John Patteson (bishop)
|First Bishop of Melanesia and Martyr|
|Born||John Coleridge Patteson|
1 April 1827
London, Middlesex, England
|Died||20 September 1871 (aged 44)|
Nukapu, Solomon Islands
John Coleridge Patteson (1 April 1827 – 20 September 1871) was an English Anglican bishop, missionary to the South Sea Islands, and an accomplished linguist, learning 23 of the islands' more than 1,000 languages.
In 1861, Patteson was selected as the first Bishop of the Anglican Church of Melanesia. He was killed on Nukapu, one of the easternmost islands of the Solomon Islands, on 20 September 1871. Consequently, he is commemorated in the Church of England calendar on 20 September.
He was the elder son of Sir John Patteson the judge, by his second wife, Frances Duke Coleridge who was a niece of the poet Samuel Taylor Coleridge. Patteson was brought up in Devon at Feniton Court, where his family resided, so as to be near the home of his mother's relatives at Ottery St Mary. After three years at The King's School, Ottery St Mary, Patteson was placed in 1838 at Eton College, under his uncle, the Reverend Edward Coleridge, son-in-law of John Keate, once headmaster there.
Patteson studied there until 1845. From 1845 to 1848, he was a commoner of Balliol College, Oxford, under Richard Jenkyns. He was not interested in academic studies, and obtained a second-class degree. However, at Oxford he began lifelong friendships with prominent figures such as Benjamin Jowett, Max Müller, John Campbell Shairp, Edwin Palmer, James Riddell, James John Hornby, and Charles Savile Roundell.
Having earlier played for the Eton school XI, Patteson continued his involvement with cricket at Oxford, playing for the Oxford University Cricket Club. In 1849, he appeared in the annual University Match against Cambridge University, which had first-class status. In that match, he scored 25 runs in the first innings but only two in the second, with Oxford going on to lose by three wickets after being bowled out for 69 in its second innings.
After taking his degree in October 1849, Patteson travelled in Switzerland and Italy, learned German at Dresden, and devoted himself to the study of Hebrew and Arabic. Languages were to be a lifelong interest. Returning to Oxford in 1852, he became Fellow of Merton College, and spent the years 1852 and 1853 at the college, where there had been recent reform.
On 25 September 1853, he was ordained as deacon and curate of Alphington, Devon, and on 24 September 1854 was ordained priest at Exeter Cathedral. On a visit in the summer of 1854, George Augustus Selwyn, the first Bishop of New Zealand, recruited Patteson as a missionary to the South Seas. Patteson left England with the bishop in March 1855, and landed at Auckland in May.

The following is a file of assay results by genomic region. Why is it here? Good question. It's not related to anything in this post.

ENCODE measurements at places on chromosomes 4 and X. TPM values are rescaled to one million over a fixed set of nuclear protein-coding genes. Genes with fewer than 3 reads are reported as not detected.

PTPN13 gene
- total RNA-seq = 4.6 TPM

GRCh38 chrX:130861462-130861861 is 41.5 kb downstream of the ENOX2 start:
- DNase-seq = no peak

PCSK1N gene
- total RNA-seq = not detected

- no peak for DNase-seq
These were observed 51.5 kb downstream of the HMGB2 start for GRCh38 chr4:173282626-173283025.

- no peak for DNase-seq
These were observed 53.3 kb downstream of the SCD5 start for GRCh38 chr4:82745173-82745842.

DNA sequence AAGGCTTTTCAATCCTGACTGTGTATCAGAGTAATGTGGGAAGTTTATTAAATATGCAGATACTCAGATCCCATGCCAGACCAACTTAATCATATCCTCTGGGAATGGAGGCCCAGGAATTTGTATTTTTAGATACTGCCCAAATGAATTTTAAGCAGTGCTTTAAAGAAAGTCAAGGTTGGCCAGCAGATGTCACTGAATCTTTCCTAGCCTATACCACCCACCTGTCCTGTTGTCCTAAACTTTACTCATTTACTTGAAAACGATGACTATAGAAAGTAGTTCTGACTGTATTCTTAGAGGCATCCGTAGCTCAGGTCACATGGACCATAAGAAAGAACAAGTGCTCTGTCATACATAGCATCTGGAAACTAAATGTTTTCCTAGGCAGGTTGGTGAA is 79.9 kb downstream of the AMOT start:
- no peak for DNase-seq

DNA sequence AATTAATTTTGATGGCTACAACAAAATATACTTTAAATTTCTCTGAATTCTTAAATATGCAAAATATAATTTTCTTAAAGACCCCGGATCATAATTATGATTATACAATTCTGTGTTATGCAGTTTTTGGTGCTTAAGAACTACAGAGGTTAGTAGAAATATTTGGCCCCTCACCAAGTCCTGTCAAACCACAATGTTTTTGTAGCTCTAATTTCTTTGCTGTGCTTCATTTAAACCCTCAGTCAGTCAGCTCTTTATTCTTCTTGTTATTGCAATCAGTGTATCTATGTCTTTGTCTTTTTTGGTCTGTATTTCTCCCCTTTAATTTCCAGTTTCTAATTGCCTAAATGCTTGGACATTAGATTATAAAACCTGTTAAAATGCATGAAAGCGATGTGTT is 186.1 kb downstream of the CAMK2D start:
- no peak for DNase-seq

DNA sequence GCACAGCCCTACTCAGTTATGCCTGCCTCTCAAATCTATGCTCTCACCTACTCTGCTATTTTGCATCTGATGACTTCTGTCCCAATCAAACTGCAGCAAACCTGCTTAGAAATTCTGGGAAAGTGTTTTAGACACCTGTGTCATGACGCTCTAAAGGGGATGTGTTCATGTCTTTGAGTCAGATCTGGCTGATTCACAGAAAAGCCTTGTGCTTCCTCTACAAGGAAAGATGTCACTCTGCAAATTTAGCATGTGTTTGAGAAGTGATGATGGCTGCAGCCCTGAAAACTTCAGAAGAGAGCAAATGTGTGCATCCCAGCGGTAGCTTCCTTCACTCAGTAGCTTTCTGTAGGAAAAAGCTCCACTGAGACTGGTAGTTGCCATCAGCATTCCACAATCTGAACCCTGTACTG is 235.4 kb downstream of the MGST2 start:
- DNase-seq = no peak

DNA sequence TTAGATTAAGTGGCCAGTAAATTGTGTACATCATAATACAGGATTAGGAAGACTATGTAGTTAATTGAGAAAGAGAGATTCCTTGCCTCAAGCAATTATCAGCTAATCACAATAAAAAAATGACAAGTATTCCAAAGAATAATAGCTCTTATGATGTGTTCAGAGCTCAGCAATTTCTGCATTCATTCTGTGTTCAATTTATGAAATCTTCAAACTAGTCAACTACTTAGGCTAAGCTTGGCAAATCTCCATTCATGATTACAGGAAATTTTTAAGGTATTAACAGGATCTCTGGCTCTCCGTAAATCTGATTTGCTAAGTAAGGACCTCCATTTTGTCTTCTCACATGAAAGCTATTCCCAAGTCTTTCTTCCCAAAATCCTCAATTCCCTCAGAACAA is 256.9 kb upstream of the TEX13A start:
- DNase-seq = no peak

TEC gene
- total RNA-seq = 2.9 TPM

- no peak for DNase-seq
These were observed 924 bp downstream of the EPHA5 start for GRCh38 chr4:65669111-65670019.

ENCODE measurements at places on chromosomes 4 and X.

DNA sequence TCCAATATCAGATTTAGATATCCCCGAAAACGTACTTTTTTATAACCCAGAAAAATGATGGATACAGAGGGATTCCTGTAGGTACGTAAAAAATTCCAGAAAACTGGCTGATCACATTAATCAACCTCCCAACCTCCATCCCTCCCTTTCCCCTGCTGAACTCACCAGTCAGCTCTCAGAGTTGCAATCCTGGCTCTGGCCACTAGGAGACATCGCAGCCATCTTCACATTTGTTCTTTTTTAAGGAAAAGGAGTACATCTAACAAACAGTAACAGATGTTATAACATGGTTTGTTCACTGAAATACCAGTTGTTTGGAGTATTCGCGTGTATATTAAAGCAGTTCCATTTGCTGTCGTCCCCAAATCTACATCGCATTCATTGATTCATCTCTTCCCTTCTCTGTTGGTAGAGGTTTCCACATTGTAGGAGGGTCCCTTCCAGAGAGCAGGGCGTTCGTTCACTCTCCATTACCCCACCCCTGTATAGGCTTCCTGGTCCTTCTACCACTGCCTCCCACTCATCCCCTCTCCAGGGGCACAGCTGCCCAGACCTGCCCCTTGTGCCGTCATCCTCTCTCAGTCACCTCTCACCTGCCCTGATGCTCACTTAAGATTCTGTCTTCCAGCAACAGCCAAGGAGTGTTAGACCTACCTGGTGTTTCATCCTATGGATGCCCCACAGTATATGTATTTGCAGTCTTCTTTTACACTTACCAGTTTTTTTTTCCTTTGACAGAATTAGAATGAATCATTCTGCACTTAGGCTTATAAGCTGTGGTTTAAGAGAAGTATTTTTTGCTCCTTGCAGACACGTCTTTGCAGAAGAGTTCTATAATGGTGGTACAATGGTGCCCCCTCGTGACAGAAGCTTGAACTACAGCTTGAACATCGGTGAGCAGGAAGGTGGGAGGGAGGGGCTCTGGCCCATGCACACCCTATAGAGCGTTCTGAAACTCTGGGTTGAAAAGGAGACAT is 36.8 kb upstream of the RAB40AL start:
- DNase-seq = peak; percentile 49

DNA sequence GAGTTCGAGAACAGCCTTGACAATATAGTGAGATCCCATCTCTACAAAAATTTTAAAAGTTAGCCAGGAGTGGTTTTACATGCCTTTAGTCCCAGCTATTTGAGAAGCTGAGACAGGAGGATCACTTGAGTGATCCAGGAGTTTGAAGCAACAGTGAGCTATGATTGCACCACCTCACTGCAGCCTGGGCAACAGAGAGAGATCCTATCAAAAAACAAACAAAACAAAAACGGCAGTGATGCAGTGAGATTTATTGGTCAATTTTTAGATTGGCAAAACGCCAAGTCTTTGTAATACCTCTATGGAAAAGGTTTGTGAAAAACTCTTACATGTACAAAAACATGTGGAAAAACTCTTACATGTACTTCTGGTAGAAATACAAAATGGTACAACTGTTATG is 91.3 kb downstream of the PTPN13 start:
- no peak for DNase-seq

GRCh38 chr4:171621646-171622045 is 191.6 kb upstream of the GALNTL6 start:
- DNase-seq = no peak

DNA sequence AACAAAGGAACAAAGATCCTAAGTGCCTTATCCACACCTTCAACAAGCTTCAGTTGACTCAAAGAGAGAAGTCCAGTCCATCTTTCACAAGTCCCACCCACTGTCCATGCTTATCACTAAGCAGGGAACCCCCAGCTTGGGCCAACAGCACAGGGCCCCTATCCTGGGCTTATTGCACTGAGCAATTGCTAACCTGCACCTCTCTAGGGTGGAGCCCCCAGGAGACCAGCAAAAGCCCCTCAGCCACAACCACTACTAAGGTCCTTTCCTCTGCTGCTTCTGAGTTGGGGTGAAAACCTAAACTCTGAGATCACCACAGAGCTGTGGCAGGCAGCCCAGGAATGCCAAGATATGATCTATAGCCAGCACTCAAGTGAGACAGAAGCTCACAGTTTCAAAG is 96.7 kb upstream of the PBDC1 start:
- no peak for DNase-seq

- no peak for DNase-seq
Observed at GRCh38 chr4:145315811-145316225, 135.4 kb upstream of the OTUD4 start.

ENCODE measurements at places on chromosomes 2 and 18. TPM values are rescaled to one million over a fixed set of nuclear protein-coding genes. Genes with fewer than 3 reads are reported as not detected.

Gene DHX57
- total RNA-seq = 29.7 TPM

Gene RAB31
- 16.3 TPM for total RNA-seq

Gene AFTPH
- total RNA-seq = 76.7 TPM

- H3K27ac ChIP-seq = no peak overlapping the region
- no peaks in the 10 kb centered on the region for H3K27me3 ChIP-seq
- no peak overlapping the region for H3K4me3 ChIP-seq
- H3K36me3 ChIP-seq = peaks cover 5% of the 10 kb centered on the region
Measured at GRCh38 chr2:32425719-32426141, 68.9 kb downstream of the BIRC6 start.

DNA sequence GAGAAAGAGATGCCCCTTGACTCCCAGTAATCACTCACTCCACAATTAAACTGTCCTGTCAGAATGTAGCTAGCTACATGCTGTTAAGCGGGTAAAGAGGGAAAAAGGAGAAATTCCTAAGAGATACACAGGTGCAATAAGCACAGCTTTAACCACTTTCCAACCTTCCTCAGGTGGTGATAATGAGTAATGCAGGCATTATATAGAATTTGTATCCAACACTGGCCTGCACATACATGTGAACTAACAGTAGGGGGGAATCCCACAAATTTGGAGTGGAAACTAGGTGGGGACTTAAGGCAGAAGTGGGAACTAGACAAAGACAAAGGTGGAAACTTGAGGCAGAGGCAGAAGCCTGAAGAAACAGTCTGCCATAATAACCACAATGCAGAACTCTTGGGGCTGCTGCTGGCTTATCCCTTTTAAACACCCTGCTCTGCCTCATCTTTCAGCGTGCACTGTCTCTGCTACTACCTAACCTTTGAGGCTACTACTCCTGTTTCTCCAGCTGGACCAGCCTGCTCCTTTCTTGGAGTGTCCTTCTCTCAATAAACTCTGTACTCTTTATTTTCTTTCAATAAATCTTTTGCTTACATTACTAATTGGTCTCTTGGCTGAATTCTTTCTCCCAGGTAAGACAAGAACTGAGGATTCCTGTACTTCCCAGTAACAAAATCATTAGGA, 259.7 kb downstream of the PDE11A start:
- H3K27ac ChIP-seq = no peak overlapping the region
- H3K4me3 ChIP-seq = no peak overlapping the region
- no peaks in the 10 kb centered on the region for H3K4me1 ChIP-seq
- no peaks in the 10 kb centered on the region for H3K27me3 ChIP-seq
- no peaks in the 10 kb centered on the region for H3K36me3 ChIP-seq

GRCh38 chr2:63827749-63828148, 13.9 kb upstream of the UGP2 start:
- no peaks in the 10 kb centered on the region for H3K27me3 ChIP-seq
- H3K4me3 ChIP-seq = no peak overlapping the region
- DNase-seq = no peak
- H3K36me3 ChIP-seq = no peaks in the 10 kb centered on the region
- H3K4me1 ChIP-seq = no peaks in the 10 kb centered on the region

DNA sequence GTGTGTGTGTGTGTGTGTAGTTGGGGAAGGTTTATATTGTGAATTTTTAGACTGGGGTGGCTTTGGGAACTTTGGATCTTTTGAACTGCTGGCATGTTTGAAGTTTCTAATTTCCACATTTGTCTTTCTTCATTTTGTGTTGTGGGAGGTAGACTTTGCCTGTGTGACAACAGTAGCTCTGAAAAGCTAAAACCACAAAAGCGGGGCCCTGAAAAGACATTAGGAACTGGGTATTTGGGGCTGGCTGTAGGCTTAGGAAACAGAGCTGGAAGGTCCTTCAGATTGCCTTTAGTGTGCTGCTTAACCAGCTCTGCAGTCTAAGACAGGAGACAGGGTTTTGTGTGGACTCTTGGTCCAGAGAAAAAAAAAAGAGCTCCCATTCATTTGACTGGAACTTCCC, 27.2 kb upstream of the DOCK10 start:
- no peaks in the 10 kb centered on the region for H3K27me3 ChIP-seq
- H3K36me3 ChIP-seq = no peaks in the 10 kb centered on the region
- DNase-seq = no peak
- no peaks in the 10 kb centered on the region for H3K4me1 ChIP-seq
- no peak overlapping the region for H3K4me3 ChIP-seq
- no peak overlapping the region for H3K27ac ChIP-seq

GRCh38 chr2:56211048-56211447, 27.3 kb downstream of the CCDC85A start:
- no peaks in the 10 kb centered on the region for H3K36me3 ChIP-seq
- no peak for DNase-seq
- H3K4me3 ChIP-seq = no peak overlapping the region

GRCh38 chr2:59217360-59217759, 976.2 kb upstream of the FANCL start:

Patteson arrived at Auckland in May 1855. For five years, he toured the islands on the Southern Cross, visiting the indigenous peoples and teaching them about Christianity. He ran the Melanesian Mission's summer school at Kohimarama, Auckland. He also founded St Barnabas College on Norfolk Island, as a training centre for missionaries.
On 24 February 1861, at Auckland, he was consecrated the first Bishop of Melanesia. It was not an easy calling: the islands were scattered over 1,800 miles (2,900 km) of ocean. He was not always welcomed, particularly since the native peoples were subject to abuses at the hands of blackbirders. These essentially stole men as labourers, transporting them away under harsh conditions. Usually Patteson's gentle, quiet manner reassured the indigenous peoples, but not always. Once when he and his assistants were about to leave Santa Cruz, they were shot at with arrows. Patteson's assistants were wounded, and the arrows turned out to be poisoned, since both ultimately died from the wounds.
A brilliant linguist, Patteson eventually spoke 23 of the more than 1,000 Melanesian languages. He printed grammars and vocabularies and translated some gospels into the Mota language. Patteson was described as tall and athletic, with a grave and gentle face. In the islands he went barefoot, wearing only shirt and trousers, the latter tucked up above his knees. Following the example of Bishop Selwyn, when Patteson came to an island where he did not know the people and where they might be hostile, he used to swim ashore wearing a top hat. He had filled it with presents for the people. He quickly made friends, learnt the villagers' names, and enough of their language to use when he came again.
Patteson's goal was to take boys from local communities, educate them in western Christian culture at his mission school, and return them to their villages to help lead the next generation. He had difficulty persuading local people to allow their young men to depart, sometimes for years, for this purpose. Patteson never tried to make the Melanesians British but thought he was equipping them for the contemporary world. His most brilliant scholar, Edward Wogala, wrote of him: "He did not live apart, he was always friends with us and did not despise in the least a single one of us."[This quote needs a citation] Well liked by many, his name is still handed down from father to son, and in 1961, young Melanesians were still being named for him at baptism.